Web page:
Thesis 60 – Evangelicals are swelling the ranks of the deluded with a perverted gospel! Many who have made decisions in churches have been told in the inquiry rooms their sins have been forgiven will be surprised to hear “I never knew you depart from me.”
(Matthew 7:22-23, 1 Corinthians 6:9-10, Galatians 5:19-21).

Thesis 61 – Men have taken the place of the Holy Spirit of God in confirming men in their supposed salvation.
(1 John 2:3-5, 2 Thessalonians 1:8, Galatians 6:12-15).

Thesis 62 – The doctrine of hell and eternal suffering is something little grasped by most evangelicals.
(Matthew 13:42, James 5:1, Psalms 9:17).

Thesis 63 – The judgment seat of Christ is perhaps one of the most neglected topics in the modern evangelical pulpit.
(2 Corinthians 5:10, Romans 14:10, 1 Corinthians 3:13).

Thesis 64 – The second coming of Jesus Christ needs to be re-instated as the general thrust and burden of the church.
(1 John 3:2-3, Colossians 3:4-6, 1 Thessalonians 4:14-17).

Thesis 65 – The evangelical church has lost the fear of God and has over emphasized the love of God.
(Hebrews 12:28-29, Luke 12:5, Hebrews 10:31).

Thesis 66 – The church has left evangelism to a few trained professionals rather than simply obeying the Scriptures call to personally evangelize themselves.
(Acts 8:1,4, Acts 4:29, Romans 10:14).

Thesis 67 – Repentance is considered a one-time act in modern evangelism rather than a way of life.
(Revelation 3:19, Hebrews 12:17, 2 Peter 3:9).

Thesis 68 – The Lordship of Jesus Christ is something that is not imposed on sinners initially and creates half-saved people who have a Saviour but not a Lord.
(Acts 2:36, 1 Corinthians 12:3, Romans 6:18).

Thesis 69 – We are not open to correction, discipline or rebuke. And most would rather just move to another evangelical church somewhere down the road.
(1 Corinthians 5:5, 1 Corinthians 11:31-32, Hebrews 12:7-9).

Thesis 70 – There is a great deal of preaching that amounts to a mere believing of the different theories about salvation, instead of persuading men to come to Christ and be saved.
(John 5:40, Colossians 1:28, 2 Corinthians 4:5).

Thesis 71 – There has been a loss of the fullness and majesty of the gospel.
(1 Timothy 1:11, Jude 25, Romans 15:29).

Thesis 72 – There is little mention of sin or the depravity of man from evangelical pulpits.
(John 3:20, Galatians 5:19-21, Ephesians 5:5).

Thesis 73 – Covetousness, consumerism, and coddling the world’s goods is something that does not appear wrong to evangelicals.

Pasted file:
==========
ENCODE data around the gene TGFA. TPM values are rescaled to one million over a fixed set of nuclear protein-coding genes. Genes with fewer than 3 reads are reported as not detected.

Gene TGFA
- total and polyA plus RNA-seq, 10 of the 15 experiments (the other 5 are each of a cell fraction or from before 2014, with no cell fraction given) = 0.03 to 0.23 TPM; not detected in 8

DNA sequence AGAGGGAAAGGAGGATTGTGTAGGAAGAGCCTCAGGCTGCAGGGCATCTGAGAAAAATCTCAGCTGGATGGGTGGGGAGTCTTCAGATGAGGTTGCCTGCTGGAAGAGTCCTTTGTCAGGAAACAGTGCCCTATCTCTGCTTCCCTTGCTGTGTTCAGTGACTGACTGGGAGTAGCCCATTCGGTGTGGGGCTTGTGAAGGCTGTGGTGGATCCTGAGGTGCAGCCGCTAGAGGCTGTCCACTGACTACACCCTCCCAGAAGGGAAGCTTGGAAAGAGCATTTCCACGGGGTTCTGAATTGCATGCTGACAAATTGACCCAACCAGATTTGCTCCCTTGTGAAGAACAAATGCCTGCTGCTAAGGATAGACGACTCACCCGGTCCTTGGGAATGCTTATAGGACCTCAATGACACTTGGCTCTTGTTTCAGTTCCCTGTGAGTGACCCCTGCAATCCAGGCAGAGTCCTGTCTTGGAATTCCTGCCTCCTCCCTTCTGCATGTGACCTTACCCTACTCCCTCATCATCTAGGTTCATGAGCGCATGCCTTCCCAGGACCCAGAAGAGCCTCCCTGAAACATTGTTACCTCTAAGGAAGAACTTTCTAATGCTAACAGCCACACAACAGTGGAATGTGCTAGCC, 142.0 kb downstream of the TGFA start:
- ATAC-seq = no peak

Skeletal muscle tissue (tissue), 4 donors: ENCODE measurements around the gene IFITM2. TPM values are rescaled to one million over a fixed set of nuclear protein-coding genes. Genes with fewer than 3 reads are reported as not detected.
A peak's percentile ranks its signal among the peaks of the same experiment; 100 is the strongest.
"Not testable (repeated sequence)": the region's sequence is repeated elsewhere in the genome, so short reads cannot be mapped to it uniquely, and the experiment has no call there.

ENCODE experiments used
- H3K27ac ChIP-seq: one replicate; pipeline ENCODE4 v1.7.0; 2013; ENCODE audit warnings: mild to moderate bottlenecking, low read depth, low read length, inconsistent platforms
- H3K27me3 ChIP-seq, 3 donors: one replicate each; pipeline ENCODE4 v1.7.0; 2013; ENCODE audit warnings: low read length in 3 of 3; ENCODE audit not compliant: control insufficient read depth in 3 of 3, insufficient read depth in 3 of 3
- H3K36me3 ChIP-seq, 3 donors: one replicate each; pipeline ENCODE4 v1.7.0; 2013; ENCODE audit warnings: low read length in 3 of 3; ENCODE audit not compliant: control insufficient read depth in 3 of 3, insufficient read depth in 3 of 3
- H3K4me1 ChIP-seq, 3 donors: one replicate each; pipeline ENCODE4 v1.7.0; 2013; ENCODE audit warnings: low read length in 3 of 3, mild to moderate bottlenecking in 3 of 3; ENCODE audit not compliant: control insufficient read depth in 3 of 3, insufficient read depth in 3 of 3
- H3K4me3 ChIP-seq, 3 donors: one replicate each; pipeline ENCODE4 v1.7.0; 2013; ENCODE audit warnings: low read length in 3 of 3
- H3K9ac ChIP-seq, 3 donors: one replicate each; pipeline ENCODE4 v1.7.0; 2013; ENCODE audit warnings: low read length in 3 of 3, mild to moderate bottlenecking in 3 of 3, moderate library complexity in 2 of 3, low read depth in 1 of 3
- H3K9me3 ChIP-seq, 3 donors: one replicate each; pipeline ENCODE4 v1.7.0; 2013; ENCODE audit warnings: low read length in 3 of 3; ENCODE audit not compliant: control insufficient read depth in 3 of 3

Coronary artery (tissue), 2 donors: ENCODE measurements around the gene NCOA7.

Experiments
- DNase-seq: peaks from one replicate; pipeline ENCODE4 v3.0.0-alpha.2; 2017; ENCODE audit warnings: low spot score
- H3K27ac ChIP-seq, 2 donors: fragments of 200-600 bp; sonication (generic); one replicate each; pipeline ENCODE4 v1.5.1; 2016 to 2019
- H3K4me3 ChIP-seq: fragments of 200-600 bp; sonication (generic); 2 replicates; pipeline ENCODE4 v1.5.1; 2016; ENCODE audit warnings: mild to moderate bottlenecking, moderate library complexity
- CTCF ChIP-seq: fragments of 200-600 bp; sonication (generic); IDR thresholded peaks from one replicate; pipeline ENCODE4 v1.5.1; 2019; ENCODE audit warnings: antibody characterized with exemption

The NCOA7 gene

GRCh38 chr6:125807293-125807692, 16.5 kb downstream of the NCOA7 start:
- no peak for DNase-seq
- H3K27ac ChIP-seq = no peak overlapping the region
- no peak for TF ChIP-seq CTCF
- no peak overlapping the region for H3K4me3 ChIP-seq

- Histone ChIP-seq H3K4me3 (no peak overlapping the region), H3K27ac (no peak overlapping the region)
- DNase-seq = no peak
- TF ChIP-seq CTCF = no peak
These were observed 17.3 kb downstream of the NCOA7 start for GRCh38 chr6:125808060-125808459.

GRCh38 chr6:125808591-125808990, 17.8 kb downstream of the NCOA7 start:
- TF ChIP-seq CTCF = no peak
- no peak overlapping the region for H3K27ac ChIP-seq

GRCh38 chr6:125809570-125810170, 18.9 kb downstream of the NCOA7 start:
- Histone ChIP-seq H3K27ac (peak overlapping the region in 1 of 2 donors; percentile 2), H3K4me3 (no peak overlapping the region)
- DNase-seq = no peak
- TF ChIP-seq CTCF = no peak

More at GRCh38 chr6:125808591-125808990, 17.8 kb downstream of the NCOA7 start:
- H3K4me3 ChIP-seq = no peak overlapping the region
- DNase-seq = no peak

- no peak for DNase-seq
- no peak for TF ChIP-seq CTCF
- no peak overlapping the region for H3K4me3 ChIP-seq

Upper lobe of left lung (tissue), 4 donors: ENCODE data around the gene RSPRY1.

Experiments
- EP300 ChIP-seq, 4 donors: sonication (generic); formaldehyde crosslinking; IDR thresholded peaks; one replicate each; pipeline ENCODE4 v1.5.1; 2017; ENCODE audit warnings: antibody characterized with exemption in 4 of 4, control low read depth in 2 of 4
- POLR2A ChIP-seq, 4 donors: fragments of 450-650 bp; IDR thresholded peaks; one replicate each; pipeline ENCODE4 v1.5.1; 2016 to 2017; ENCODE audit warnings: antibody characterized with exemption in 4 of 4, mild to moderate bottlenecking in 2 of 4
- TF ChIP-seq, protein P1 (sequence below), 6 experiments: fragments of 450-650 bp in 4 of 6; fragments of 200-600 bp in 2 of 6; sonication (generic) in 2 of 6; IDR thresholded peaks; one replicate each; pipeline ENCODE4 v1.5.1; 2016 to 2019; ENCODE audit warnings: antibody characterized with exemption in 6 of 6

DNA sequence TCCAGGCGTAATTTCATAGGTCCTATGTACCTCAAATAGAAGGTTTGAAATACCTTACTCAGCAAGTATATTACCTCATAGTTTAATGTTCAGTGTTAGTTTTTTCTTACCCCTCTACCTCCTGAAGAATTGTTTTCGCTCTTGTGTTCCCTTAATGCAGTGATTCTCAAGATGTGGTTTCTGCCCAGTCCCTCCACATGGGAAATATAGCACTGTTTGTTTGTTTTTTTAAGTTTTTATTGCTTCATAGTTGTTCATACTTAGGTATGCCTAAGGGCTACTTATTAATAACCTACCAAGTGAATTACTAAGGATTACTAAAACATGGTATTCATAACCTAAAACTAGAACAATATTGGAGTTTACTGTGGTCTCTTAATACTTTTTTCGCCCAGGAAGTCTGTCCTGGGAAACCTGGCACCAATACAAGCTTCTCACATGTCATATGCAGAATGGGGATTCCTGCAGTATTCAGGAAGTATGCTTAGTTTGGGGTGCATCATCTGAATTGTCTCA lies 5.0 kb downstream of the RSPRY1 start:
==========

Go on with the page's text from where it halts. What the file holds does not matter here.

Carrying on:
(Jeremiah 22:17, 1 John 2:15-16, 1 Timothy 3:3).

Thesis 74 – Little is made of the resurrection of Jesus Christ in churches or in evangelism. Yet it was one of the major themes and glories of the apostolic church.
(1 Corinthians 15:14-15, Acts 4:10, Acts 4:33).

Thesis 75 – The evangelical church has relied more on technology then God.
(Zechariah 4:6, 1 Corinthians 1:21, 1 Corinthians 2:4).

Thesis 76 – The prayer meeting is considered in the evangelical church one of the least important meetings. The idea of meeting for an entire day together seems ridiculous and a waste of time.
(1 Timothy 2:1, Acts 4:31, Philippians 4:6).

Thesis 77 – Pastors have never prayed less than they do in the evangelical church in our day.
(Jeremiah 10:21, Philippians 2:21, Ephesians 6:18-19).

Thesis 78 – Very few are waiting on God for His direction and purpose for the church.
(Ephesians 1:11, Psalm 37:7, Isaiah 40:31).

Thesis 79 – The evangelical church has many organizers but few agonizers.
(Philippians 3:18-19, Romans 9:1-3, Jeremiah 9:1).

Thesis 80 – We need to have the gifts of the Spirit restored again to the Church. The one gift we need the most is the gift of prophecy.
(2 Timothy 4:2, 1 Corinthians 14:39, 1 Corinthians 12:31).

Thesis 81 – The evangelical church at large has never been more frivolous about the things of God. A serious, sober, self-controlled Christianity is very seldom found or preached.
(2 Peter 3: 11, 1 Peter 4:7, Jude 3).

Thesis 82 – The evangelical church at large has forgotten how to pray.
(1 John 3:22, Acts 6:4, 1 Thessalonians 5:17).

Thesis 83 – Churches are more dependent on tradition rather than on the leading of the Holy Spirit.
(Mark 7:13, Acts 16:6, Acts 13:2).

Thesis 84 – It might seem strange to say that ministers of religion are “pleading for impurity and sin.” Yet this is exactly what multitudes of professors preach and teach that you cannot be free from sin. That you must sin!
(Romans 16:18, Romans 6:1-2, 2 Peter 2:1).

Thesis 85 – The Apostles and Christ always preached from the vantage point of the possibility to walk holy and free from sin.
(Titus 2:11-12, 1 Peter 1:14-16, Romans 6:19).

Thesis 86 – Sinners are not saved to sin but rather saved to holiness and good works.
(Romans 6:13, Ephesians 2:10, 2 Peter 3:14).

Thesis 87 – Cheap grace means the justification of sin without the justification of the sinner. Cheap grace is the deadly enemy of the church.
(2 Timothy 2:19, 1 Peter 4:17-18, 2 Timothy 3:12).

Thesis 88 – A baptism of holiness, a demonstration of godly living is the crying need of our day.
(1 Timothy 6:3, 2 Thessalonians 3:6, 2 Thessalonians 2:13).

Thesis 89 – Most in the Church are utterly confused about the practical godliness, obedience, and good works which the Scriptures readily mentions.
(Titus 3:8, John 10:32, Revelation 3:15).

Thesis 90 – Little or no emphasis is put in evangelical churches on the plan of God to make us like Jesus Christ, conforming us to His image.
(1 Peter 1:14-16, 1 John 2:6, 1 Peter 4:1).

Thesis 91 – Christ did not die on the cross to obtain a worldly Church or for worldly Saints but for a “glorious Church.”
(Ephesians 5:27, Titus 2:14, Colossians 4:12).

Thesis 92 – Christ does not come into our unregenerate, sickly, impure hearts as many contemporary theologians say. He gives us a new heart to dwell in wherein is found holiness and righteousness.